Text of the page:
Vilnius, with Valentyn Odnoviun
The Baltic states were pretty unknown to me. I looked forward to my first visit to Vilnius, the capital of Lithuania. She didn’t disappoint. The first post about this charming little city, but definitely not the last! Famous photographer Valentyn Odnoviun as my guide to visit Vilnius.
This leg of my Trans Europe and Trans Asia project brings me from Poland to Lithuania.
Bialystok – Kaunas
Europe has two speeds when you take this railroad as an example: the subsidized one and the country-owned one. The Polish railway-system between Bialystok and the border with Lithuania is in need of an overhaul. Trains go at about 20 or 30 kilometers per hour. Once the train crossed the border, it picks up speed as it rides on brand new tracks. All along the trajectory are signs of the support the EU gave to this rail. From the border to Kaunas is a nice, comfortable and fast train ride.
As soon as the train goes over the Polish-Lithuanian border, not only does the speed change, but the time does too. Poland is in the same timezone as Paris, London, and Brussels. Lithuania is one hour ahead of them. For the next future, I’m in the Eastern European Time Zone. Till after I will leave Moscow, I can keep my clocks and cameras on this new time.
When the train approaches Kaunas, I see large chimneys and dark smoke. Earlier, I discussed the places in Lithuania with a person on the train. He called Kaunas an industrial city, and I can now see he was very right. There are 10 minutes to change trains here in Kaunas, on my way to visit Vilnius. The train station has very clear indications so that one goes smooth. After my train debacle between Berlin and Warsaw, I became a little more careful not to miss trains…
Time to visit Vilnius
In the station of Vilnius, I had Jimi waiting for me. He’s part of a project I’m working on and arrived here by plane yesterday. Having some local knowledge makes the arrival a bit easier. We take a taxi from the station to the Airbnb we’ll share in the next days, and get on our way to discover the city. First observation: this is a rather small city, and it allows to be discovered easily by foot. Second discovery: it has plenty of very good coffee places!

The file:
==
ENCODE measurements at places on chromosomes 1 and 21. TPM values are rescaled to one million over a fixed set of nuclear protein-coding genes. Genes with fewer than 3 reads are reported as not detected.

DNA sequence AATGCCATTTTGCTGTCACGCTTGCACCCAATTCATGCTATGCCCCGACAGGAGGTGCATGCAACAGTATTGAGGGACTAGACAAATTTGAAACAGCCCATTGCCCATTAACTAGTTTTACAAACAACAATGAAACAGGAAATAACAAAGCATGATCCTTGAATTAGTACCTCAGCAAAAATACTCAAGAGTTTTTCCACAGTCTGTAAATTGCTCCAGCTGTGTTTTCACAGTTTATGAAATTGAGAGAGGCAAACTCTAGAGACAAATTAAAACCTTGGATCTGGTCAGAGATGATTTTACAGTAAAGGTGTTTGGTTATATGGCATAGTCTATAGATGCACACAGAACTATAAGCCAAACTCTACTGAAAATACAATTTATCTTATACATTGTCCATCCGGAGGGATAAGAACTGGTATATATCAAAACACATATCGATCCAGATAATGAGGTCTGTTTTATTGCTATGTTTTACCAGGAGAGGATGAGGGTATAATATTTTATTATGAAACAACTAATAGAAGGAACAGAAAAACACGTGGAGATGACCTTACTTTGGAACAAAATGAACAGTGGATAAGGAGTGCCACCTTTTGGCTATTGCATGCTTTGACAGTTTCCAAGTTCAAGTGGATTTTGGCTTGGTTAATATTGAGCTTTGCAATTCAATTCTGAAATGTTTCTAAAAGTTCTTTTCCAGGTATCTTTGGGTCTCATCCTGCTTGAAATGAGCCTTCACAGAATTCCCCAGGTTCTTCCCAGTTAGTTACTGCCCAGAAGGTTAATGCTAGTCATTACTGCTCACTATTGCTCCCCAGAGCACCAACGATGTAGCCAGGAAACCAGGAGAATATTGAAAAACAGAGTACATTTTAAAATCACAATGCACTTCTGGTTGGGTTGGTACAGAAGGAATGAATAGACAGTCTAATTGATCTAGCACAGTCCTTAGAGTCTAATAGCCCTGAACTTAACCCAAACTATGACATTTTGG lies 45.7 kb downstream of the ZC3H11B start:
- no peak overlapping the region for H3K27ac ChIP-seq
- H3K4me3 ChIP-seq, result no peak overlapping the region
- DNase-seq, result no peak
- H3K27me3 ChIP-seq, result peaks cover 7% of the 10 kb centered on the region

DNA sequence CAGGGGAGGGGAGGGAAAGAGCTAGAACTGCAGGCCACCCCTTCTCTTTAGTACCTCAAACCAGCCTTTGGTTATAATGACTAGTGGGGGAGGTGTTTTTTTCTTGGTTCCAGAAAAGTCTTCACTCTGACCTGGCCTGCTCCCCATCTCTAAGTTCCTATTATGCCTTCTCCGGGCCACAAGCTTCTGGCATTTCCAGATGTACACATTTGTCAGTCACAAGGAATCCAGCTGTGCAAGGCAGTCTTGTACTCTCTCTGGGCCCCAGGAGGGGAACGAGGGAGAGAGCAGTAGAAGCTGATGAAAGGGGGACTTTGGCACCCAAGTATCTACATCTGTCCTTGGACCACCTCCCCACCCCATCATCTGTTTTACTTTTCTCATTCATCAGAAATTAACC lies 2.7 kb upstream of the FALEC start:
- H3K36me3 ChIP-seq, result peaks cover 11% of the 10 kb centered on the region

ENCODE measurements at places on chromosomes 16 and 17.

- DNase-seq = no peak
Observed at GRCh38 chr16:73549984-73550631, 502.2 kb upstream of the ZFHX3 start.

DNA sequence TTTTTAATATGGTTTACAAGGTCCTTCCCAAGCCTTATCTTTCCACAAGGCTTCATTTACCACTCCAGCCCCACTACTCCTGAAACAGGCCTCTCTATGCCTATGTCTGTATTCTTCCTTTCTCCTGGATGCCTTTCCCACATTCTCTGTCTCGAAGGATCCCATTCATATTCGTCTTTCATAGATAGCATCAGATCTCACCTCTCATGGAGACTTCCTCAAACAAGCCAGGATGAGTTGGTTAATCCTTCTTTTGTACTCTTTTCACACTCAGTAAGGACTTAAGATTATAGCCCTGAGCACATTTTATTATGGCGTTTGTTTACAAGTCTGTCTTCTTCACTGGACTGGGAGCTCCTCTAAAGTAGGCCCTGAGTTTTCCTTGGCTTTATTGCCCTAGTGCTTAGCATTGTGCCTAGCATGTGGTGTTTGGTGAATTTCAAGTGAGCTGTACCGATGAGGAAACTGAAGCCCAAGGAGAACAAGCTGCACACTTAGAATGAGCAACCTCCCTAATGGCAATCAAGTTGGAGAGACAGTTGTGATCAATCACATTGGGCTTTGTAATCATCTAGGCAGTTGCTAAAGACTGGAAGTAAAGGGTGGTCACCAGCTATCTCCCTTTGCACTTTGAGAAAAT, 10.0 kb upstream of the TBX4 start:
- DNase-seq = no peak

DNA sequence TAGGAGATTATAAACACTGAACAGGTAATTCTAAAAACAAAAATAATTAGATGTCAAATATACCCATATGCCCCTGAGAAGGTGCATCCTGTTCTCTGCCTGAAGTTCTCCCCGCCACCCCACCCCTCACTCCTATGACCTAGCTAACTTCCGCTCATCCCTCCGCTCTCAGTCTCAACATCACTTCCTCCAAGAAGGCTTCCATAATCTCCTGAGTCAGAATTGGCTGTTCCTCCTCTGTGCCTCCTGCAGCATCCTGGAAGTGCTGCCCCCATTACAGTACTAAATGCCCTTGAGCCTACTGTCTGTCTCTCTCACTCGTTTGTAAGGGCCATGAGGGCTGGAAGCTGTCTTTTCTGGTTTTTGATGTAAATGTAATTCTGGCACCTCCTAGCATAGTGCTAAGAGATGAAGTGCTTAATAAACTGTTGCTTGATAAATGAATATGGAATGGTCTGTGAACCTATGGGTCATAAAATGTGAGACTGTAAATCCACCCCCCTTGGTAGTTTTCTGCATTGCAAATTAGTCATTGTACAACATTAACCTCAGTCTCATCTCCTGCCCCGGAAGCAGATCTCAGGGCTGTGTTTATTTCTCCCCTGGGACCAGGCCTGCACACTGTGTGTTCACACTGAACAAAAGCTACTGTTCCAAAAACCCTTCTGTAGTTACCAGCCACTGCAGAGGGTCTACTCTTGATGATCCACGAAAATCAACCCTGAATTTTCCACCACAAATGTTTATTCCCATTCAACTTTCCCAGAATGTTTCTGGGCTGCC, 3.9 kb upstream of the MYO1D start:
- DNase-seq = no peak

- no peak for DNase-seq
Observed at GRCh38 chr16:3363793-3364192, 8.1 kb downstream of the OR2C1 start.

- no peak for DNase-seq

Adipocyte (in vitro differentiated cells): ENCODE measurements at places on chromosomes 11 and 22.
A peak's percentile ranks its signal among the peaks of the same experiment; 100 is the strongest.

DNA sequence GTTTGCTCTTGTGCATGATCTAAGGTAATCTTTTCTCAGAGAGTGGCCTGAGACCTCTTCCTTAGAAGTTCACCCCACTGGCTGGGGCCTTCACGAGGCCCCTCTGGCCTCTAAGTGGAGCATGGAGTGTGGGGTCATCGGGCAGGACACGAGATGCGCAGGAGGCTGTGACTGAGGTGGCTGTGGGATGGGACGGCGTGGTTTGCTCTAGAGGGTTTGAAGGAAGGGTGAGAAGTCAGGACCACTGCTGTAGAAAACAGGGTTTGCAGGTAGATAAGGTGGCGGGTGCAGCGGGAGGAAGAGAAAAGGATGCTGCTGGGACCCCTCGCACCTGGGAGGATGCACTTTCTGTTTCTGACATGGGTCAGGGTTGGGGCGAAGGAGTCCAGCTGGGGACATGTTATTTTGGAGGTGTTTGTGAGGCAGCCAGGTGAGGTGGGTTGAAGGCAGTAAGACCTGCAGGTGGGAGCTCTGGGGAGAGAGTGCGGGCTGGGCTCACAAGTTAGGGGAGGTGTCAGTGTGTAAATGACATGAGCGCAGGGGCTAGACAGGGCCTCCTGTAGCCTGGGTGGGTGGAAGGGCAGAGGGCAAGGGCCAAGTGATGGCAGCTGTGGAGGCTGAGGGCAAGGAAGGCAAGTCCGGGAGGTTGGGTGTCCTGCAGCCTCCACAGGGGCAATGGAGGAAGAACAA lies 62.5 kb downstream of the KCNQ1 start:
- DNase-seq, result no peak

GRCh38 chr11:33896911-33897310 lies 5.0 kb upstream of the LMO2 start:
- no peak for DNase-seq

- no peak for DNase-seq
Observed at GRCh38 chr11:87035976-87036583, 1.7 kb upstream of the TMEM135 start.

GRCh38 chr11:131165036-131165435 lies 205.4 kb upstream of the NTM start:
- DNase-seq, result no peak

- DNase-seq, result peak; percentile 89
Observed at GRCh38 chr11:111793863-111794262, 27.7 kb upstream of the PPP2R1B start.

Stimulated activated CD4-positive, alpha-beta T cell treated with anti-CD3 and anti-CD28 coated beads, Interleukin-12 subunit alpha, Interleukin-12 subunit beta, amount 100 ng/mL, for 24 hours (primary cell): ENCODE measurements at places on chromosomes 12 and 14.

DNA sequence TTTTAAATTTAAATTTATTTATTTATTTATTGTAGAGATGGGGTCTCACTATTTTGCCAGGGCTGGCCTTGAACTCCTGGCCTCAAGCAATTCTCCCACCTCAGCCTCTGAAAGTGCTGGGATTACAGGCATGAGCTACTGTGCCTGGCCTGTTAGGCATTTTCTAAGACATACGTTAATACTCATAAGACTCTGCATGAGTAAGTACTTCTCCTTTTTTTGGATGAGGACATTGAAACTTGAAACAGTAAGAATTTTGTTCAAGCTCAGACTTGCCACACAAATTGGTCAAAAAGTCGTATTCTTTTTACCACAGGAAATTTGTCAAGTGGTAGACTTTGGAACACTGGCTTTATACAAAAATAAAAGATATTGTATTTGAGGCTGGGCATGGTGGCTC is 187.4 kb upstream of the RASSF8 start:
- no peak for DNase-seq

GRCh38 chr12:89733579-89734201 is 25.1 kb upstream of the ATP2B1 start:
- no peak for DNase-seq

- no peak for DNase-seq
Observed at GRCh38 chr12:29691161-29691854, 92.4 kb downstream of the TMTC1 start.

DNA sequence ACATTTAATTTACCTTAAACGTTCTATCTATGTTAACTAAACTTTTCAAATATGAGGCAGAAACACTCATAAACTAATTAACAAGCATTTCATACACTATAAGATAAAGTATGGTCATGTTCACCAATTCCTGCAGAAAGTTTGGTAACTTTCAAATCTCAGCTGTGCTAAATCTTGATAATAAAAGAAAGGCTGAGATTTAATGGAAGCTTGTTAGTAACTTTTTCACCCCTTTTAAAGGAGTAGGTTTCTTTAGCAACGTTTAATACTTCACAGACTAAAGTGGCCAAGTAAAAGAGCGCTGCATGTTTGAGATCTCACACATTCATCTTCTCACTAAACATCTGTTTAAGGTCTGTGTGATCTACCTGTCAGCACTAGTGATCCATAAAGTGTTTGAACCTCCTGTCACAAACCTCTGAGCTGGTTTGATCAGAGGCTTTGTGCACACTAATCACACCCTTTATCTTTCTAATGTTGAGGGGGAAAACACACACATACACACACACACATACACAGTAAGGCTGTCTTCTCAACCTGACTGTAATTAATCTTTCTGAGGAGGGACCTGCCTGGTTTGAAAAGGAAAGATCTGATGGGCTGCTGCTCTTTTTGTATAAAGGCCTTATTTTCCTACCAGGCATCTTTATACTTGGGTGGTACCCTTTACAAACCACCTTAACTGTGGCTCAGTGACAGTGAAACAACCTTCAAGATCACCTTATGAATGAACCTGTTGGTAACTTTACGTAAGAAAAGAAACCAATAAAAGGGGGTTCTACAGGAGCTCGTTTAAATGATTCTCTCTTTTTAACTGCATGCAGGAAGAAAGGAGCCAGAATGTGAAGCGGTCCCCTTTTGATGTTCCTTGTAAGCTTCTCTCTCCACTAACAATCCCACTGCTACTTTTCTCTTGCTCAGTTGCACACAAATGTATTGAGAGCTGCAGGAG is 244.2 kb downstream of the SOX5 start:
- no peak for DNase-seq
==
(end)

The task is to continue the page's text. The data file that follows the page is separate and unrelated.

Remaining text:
Taxi’s are cheaper when you call them than when you use one that’s waiting at the station here. And Uber has entered Vilnius. So when a car is needed during the stay here, we’re covered. When you visit Vilnius and walking isn’t your preference, here you go.
I met Valentyn Odnoviun, a photographer from Ukraine, who now lives and studies in Vilnius. He’s a willing guide for the nice city that Vilnius is. I feel very much at home here, despite the language barrier, and that has much to do with Valentyn taking us to the less touristy places.
I discover some new culinary items. There’s Kvass, a soda made with bread at the base. I eat pigs ears for the first time in my life. I taste a zeppelin-alike dumpling, try some cold beet soup, and have a couple of local beers. All part of the discovery of this part of Europe. And besides the pig ears, a very pleasant discovery.
The art school has several spaces where the students show their art. Valentyn had an exposition starting in the days I was there as well. He documented the basements of a Gestapo prison. With the support of Tokina, and using analog dia (positives), he creates a unique view of some dark parts of history. The exposition, called Traces of Memory gives his impression of the 39 prison cells in the building.
When visiting another building in the school, I was shocked by the presence of a war threat that lives in Lithuania.
Very similar to Christiania in Denmark, this independent state (not recognized by any other nation) hosts many artists and free thinkers. Its constitution brings free elements and plain humor together. The motto of the state is:
It’s a very nice neighborhood in Vilnius, but as many of these places tend to, became completely unaffordable for less wealthy artists. A couple of good bars, restaurants and art galleries make it worth to come often.
Vibe and Pace
I’m used to the nervousness of New York. I’m often feeling that other places don’t move fast enough. The rhythm of Vilnius, however, is perfectly in tune with how I perceived the place. Not too fast or stressed, and not too slow that I feel hindered. it doesn’t happen that often to me that I feel at home so quickly in another place.
After two days of discovering a great city, time to get a short night of sleep. Tomorrow will be an early day with a very heavy program. As a digital nomad, Vilnius just made it to my list of places where I could spend some more time.
Koen Blanquart is a strategy consultant, journalist, and author.
Wanderlust is one of his driving factors, and he shares his travels here on Boarding Today. Koen is also the skipper of SV Bagabonda, a sailing vessel making a slow circumvention of the globe..
Koen recently published a book on how to manage a remote team: The Suitcase Office.